“You’re down in Appalachia, everyone here is a weirdo.”
Those were the first words I heard as I came to a stop at the Boxcar Stage at Nelsonville Music Festival and knew I was home.
I’ve been a resident of Columbus and a supporter of the music scene for more than six years, so it’s truly a wonder I never made the 54-minute voyage to Hocking College, the home of NMF. I guess it’s only right that my time came on its crystal (15th) anniversary.
I had a lot of incredible experiences at Nelsonville—free and easy parking, little to no lines, reasonably priced food and beer—but the atmosphere and camaraderie championed my experience. Every person I came into contact with was so full of gratitude towards the music and art, uninhibited by their outfit choice of the day (mostly t-shirts, cargo pants, overalls, and bare feet), and full of genuine joy. I think even the infant attendees were under the magnificently happy spell of Nelsonville. Though I knew people there, I spent most of my time there by myself and never felt lonely.
It as like being back in my home village of Arcadia, Ohio where everyone knows your name and asks how you’re doing because they genuinely want to know the state of your well-being. No one gave a damn if their armpits turned ripe in the June sun, or if their kid was knee-deep in mud by the water bottle-filling area. Some folks sat in lawn chairs all day in front of the Main Stage, others kept in close proximity to the beer tent, and others yet supported lesser-known musicians on the Porch Stage with all the gusto their not-ready-for-the-Arnold-Classic bodies could muster. Everyone marched to the beat of their own drum, yet fully embraced the fact that we were all sharing in this beautiful experience with the same soundtrack and respected it. No hate, no judgement, no problem.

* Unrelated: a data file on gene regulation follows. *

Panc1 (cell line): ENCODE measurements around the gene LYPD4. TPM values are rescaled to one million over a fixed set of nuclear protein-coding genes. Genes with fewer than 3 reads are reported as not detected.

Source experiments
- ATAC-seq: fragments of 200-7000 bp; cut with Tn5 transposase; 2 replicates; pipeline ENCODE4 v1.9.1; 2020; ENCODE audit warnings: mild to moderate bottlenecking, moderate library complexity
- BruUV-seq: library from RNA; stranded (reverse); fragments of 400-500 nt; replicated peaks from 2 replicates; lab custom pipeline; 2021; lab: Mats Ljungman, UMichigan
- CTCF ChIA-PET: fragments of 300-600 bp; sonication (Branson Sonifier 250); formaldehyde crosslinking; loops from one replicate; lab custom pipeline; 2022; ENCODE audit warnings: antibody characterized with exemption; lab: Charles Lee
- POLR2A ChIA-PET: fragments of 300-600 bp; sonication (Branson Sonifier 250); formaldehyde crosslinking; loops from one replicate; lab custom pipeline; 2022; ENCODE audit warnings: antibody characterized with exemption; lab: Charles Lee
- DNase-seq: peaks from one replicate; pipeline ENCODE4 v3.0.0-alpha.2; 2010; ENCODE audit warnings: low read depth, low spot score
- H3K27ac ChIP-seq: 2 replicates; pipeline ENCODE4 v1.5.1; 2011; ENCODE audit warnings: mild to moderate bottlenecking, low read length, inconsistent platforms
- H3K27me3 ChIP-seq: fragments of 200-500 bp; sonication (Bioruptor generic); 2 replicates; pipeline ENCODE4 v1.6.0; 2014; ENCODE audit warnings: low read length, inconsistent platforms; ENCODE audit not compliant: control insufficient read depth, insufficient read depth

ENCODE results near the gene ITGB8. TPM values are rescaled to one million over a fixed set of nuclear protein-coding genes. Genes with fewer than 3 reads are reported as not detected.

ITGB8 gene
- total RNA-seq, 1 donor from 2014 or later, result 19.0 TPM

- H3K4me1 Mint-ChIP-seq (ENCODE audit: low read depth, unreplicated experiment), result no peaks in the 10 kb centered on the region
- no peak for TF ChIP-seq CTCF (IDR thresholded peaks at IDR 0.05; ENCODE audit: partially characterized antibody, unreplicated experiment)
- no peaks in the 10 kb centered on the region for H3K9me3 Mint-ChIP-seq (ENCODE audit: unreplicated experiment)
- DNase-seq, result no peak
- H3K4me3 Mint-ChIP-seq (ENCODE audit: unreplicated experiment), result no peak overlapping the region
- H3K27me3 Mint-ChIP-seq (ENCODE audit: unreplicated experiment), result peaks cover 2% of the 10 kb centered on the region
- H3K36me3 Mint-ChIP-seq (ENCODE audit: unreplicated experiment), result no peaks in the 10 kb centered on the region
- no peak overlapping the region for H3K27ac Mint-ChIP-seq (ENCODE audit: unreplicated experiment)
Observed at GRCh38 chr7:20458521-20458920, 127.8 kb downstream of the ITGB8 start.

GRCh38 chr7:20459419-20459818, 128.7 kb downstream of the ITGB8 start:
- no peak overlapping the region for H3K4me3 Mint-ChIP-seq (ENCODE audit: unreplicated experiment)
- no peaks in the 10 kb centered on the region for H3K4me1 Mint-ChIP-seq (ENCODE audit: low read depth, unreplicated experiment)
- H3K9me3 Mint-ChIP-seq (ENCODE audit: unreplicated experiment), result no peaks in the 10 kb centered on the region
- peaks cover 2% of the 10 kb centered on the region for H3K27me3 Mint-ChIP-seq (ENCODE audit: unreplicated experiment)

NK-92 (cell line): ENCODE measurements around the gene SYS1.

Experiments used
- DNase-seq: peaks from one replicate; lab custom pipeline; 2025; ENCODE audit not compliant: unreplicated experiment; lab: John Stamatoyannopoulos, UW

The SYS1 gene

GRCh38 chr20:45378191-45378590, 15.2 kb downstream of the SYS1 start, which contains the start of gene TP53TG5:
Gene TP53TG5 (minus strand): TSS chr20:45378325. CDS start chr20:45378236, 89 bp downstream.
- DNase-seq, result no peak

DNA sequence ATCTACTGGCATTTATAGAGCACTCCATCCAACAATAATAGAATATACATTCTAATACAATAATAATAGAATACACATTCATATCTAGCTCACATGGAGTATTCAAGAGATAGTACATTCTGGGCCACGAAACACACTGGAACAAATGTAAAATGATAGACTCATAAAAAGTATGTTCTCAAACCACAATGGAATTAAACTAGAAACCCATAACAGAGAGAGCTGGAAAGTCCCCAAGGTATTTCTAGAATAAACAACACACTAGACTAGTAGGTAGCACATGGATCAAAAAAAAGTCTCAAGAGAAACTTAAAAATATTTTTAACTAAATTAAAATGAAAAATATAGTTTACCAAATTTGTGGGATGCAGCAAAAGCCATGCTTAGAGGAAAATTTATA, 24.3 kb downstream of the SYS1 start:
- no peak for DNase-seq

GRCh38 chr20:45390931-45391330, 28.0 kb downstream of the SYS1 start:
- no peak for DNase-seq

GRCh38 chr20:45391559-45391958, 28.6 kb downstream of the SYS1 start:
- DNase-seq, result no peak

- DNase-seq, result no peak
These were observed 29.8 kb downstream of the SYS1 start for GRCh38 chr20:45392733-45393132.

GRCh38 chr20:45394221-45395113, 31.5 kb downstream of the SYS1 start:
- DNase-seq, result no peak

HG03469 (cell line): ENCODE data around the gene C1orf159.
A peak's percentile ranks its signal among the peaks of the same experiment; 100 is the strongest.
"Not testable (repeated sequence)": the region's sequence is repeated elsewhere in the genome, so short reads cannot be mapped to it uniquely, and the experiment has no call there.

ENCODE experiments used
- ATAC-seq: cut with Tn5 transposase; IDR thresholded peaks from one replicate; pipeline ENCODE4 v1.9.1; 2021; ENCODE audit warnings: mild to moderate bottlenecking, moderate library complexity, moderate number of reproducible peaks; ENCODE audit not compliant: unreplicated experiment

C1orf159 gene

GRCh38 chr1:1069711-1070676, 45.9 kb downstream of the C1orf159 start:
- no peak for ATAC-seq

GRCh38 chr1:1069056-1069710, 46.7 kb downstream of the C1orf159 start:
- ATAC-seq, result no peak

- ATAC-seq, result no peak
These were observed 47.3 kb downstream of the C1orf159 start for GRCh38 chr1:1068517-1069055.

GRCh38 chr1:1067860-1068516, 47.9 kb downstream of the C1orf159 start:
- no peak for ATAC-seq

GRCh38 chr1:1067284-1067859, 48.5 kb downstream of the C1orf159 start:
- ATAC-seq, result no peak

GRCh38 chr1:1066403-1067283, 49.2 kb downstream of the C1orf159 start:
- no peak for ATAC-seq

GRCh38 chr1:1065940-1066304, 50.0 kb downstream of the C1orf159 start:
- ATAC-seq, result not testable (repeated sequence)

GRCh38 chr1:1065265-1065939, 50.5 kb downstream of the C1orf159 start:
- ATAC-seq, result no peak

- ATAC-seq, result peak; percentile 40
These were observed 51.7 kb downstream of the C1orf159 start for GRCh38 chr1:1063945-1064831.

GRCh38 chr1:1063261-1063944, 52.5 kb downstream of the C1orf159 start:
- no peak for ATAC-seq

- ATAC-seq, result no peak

And the music—oh the music! If I was a musician, Nelsonville is the only place I’d want to play. Twice my eyes welled up with tears: first during Julia Jacklin’s song about befriending your mother, and second during Mandolin Orange’s set because my grandma would’ve loved it. I didn’t feel bashful getting emotional either, because I knew my company would get it. And Death Cab for Cutie was a dream. With 7,000 of my new best friends, I sang and danced to a band that had been on my bucket list since junior high when I first heard “I Will Follow You Into The Dark.”
I’m not sure if it’s because of the beautifully untouched landscape, sense of community fostered over many years of festing together, the mindless escape from reality that only music can provide, or a combination of the three, but Nelsonville Music Fest is a sanctuary away from all the selfie-taking, drama, and manufactured “good times” that other music festivals often include. NMF is organic, playful, and officially added to my list of yearly traditions.